Volume 5, Issue 3                                                                                     Like us on Facebook

APS Newsletter Committee:
Monica Taylor-Desir, MD, MPH, Chair
Gretchen Alexander, MD
Elizabeth Kohlhepp, MD, DFAPA
Register Today for the 2015 Update on Psychiatry!
This four day course in Southern Arizona offers an update of current clinical practices and research focusing on psychopharmacology topics and will help you prepare for Maintenance of Certification by the American Board of Psychiatry and Neurology. CLICK THE ICON ABOVE for the full Agenda and registration options (single day registrations and group registration discounts available).
Fall Social and Why Advocacy Matters in Tucson, clockwise from front:  Drs. Kitzman, Sadr, King, Curry, Thienhaus, Gentile, Chasleen, and Ms. Groppenbacher.

A Fall Hello!

Monica Taylor-Desir, MD, MPH
Newsletter Chair                                    October 2014

Welcome to the advocacy edition of the Arizona Psychiatric Society Newsletter. How many of you think of yourself as an advocate? In the past I would often equate advocacy with politics and say, "I went into medicine so I wouldn't have to deal with politics." The Merriam-Webster definition of an advocate is "one that pleads the cause of that supports or promotes the interests of another. When you think of it that way you could say all doctors are advocates for their patient. Part of the mission statement of the American Psychiatric Association is to, "promote the highest quality care for individuals with mental disorders (including intellectual disabilities and substance use disorders) and their families."
In this issue we will examine the issue of naturopaths expanding their scope of practice.   Dr. Alexander has given us a review of the medical harms of marijuana.  In our community spotlight, The Community Partnership of Southern Arizona shares its 15 year history of work to reduce stigma, raise awareness, and support recovery in the community through their annual art show. Finally, Dr. Reesal has submitted a very thought provoking article to prompt us to think about our ethical response in several clinical scenarios he has developed.
An advocate can come in various forms. You may consider yourself an advocate simply by casting your vote in your professional organizations and in your local, state, and national elections. Many of us will have an opportunity to vote this election on the appropriation of resources for care of the mentally ill. You may consider yourself an advocate by presenting your research or clinical experience in local or national professional annual meetings. If you are presenting at an annual meeting please let us know so that we may highlight your presentation in our newsletter. Whether you consider yourself a quiet advocate or an upfront
political warrior, your
patients and your community benefit from your work and your commitment in providing excellent, ethical, and appropriate health care and in maintaining standards of mental health care. Enjoy the cooler weather in Arizona and consider turning over a new leaf by making a new commitment to advocacy.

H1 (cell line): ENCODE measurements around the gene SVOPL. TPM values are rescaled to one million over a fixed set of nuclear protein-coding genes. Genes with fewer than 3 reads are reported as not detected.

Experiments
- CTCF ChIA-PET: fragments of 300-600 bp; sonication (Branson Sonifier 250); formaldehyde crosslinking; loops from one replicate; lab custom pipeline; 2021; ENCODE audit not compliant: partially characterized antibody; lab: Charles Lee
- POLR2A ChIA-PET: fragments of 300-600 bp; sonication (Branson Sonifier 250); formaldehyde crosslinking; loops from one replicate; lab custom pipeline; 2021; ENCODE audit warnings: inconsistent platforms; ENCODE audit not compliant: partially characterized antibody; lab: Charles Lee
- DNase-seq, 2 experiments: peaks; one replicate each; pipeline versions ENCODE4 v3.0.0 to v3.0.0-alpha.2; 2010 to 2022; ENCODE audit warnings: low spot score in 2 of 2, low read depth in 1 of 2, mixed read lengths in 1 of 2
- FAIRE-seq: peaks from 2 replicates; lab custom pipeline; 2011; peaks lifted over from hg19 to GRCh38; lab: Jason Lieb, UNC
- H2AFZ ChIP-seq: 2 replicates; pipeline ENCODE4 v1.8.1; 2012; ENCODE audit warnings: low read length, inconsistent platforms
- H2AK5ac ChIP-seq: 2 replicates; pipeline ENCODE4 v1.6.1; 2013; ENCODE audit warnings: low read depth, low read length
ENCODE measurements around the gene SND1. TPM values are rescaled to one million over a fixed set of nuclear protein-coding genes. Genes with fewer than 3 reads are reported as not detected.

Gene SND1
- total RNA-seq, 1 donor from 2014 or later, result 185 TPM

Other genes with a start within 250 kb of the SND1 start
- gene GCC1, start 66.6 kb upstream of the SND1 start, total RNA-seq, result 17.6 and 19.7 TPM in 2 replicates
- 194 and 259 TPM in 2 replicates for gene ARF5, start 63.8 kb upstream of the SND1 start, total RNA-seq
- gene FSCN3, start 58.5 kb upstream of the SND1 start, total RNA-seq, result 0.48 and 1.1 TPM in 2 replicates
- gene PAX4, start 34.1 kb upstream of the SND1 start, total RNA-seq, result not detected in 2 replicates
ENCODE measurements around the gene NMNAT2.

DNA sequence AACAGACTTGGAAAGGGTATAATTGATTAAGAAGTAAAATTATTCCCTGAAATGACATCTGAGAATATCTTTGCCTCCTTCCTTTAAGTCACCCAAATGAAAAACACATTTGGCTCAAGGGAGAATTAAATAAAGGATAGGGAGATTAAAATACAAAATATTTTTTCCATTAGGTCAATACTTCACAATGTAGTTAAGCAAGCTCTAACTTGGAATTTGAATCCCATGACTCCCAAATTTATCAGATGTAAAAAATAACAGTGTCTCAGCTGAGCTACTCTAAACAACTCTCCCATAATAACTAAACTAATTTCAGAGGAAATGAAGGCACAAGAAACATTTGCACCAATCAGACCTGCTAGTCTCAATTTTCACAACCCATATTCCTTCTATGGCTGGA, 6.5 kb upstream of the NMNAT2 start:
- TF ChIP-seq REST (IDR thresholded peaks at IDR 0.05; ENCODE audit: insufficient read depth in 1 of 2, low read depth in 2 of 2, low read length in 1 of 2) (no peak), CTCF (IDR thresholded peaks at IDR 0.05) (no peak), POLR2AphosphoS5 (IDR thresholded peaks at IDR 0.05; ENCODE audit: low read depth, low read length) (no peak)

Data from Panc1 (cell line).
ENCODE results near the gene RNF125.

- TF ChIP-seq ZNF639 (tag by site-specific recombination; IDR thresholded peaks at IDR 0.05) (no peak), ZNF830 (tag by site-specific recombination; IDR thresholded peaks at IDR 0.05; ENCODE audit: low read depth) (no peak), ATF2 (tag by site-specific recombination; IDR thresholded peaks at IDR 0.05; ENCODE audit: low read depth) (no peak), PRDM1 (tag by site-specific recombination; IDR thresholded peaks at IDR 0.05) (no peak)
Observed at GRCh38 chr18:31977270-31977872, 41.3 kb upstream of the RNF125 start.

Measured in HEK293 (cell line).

Senator Nancy Barto stopped by the Fall Social and "Why Advocacy Matters" event in Phoenix and provided members in attendance with an opportunity for face-to-face conversation on topics important to psychiatry and the provision of behavioral health in our community.  Pictured here, L-R:  Drs. Aaron Wilson, Payam Sadr, Brian Espinoza, Senator Barto, APS Lobbyist Joe Abate, and Dr. John Blount.
President's Message on Advocacy and More
ED Teri and APS President Sadr at the Tucson Fall Event
Payam Sadr, MD, FAPA
President, Arizona Psychiatric Society

I would like to thank all who participated in the Fall Social and "Why Advocacy Matters" events, most specifically our members, the executive officers, our Lobbyist Joseph Abate, Executive Director Teri Harnisch, sponsor representative and presenter Shannon Groppenbacher, and legislative guest Senator Nancy Barto. This advocacy event, sponsored by Johnson & Johnson Health Care Systems, Inc., helped inform all about advocacy as a resource to relate better to our patients and provide maximum quality of care for them, and provided an opportunity for the psychiatric community to become familiar with each other and to have better understanding of how to be active with legislation and legislators.

Recently, APS executive officers had a productive meeting with key leadership of the Arizona Psychological Association (AzPA). AzPA leadership and APS leadership discussed ways to work collaboratively in the provision of emergency psychiatric care, the appropriate psychiatric and psychological care for patients, common educational topics to our members, and mental health first aid education in our community. Dr. Segal (as President-Elect) and I (as President) volunteered to serve on an Inter-Disciplinary Committee in support of these efforts.

Currently there is a Sunrise Application by the Arizona Naturopathic Association asking for more extended prescribing privileges, a measure likely to compromise our patients' safety. The Arizona Medical Association, APS, and Arizona Osteopathic Medical Association, together with their national organizations, are working diligently to assure that all the relevant data is provided to the members of the Committee hearing Sunrise Applications (likely to be scheduled after the November elections). Read more about this in the important article prepared by Dr. Segal. We encourage our members to contact their legislative representatives to encourage opposition to this request for expanded scope of practice on a matter so important to patient safety and care.

As for the advocacy matters, there are themes which would need the members' support to consider: issues such as "suspension v. termination of Medicaid benefits for incarcerated individuals", "mental health parity," and the treatment of the mentally ill within our prison system.